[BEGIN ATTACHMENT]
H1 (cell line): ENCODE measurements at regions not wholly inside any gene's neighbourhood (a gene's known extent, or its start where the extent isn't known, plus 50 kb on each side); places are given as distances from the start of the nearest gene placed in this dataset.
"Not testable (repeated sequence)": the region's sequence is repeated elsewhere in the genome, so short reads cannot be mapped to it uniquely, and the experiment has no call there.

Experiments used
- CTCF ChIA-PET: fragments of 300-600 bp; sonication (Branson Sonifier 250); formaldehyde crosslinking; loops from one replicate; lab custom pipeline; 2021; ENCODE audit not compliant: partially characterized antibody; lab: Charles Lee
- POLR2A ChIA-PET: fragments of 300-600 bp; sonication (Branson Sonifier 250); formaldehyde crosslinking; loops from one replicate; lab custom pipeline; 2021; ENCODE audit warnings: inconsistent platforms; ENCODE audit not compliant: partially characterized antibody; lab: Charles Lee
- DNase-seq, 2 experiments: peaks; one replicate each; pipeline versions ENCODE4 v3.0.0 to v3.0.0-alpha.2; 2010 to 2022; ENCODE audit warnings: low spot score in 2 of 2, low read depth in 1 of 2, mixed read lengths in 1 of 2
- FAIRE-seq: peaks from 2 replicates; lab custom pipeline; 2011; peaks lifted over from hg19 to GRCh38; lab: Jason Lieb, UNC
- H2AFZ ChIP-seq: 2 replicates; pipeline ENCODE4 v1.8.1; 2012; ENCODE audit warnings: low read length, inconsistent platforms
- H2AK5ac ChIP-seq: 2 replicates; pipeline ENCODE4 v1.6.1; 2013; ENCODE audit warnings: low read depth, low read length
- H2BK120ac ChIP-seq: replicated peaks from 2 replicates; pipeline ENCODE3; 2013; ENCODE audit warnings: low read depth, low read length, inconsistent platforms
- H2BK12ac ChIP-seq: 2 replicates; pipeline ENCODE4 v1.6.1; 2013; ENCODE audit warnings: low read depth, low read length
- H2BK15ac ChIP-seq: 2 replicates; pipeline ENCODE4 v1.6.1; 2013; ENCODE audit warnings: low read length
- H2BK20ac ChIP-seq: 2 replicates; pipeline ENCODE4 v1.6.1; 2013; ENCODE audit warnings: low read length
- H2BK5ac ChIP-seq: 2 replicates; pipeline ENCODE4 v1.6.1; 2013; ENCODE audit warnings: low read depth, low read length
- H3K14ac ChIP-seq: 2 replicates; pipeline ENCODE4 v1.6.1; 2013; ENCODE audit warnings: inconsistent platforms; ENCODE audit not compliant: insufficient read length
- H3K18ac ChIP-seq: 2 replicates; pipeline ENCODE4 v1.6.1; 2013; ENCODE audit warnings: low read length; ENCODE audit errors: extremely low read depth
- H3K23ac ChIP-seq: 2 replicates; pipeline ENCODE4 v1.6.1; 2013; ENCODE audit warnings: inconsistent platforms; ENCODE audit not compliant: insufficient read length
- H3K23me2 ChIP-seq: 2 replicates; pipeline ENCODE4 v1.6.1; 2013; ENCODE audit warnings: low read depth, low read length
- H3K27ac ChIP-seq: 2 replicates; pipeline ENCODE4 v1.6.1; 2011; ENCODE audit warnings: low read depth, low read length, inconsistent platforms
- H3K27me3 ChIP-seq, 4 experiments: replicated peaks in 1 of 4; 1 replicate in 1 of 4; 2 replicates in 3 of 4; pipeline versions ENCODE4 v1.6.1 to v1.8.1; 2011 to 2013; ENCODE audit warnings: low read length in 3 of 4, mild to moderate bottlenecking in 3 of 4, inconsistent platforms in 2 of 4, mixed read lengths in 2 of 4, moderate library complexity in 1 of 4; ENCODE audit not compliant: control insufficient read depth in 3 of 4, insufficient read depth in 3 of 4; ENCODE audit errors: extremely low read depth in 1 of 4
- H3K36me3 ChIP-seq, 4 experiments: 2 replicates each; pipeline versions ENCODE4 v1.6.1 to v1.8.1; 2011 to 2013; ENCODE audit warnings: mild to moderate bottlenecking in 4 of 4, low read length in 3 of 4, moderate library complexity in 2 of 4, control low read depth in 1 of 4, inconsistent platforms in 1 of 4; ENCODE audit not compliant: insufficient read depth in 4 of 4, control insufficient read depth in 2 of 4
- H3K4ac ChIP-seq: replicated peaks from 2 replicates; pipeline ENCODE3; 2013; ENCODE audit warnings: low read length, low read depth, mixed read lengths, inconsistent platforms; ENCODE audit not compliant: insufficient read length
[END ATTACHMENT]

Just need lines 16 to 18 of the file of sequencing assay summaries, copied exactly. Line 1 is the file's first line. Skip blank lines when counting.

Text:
- H3K18ac ChIP-seq: 2 replicates; pipeline ENCODE4 v1.6.1; 2013; ENCODE audit warnings: low read length; ENCODE audit errors: extremely low read depth
- H3K23ac ChIP-seq: 2 replicates; pipeline ENCODE4 v1.6.1; 2013; ENCODE audit warnings: inconsistent platforms; ENCODE audit not compliant: insufficient read length
- H3K23me2 ChIP-seq: 2 replicates; pipeline ENCODE4 v1.6.1; 2013; ENCODE audit warnings: low read depth, low read length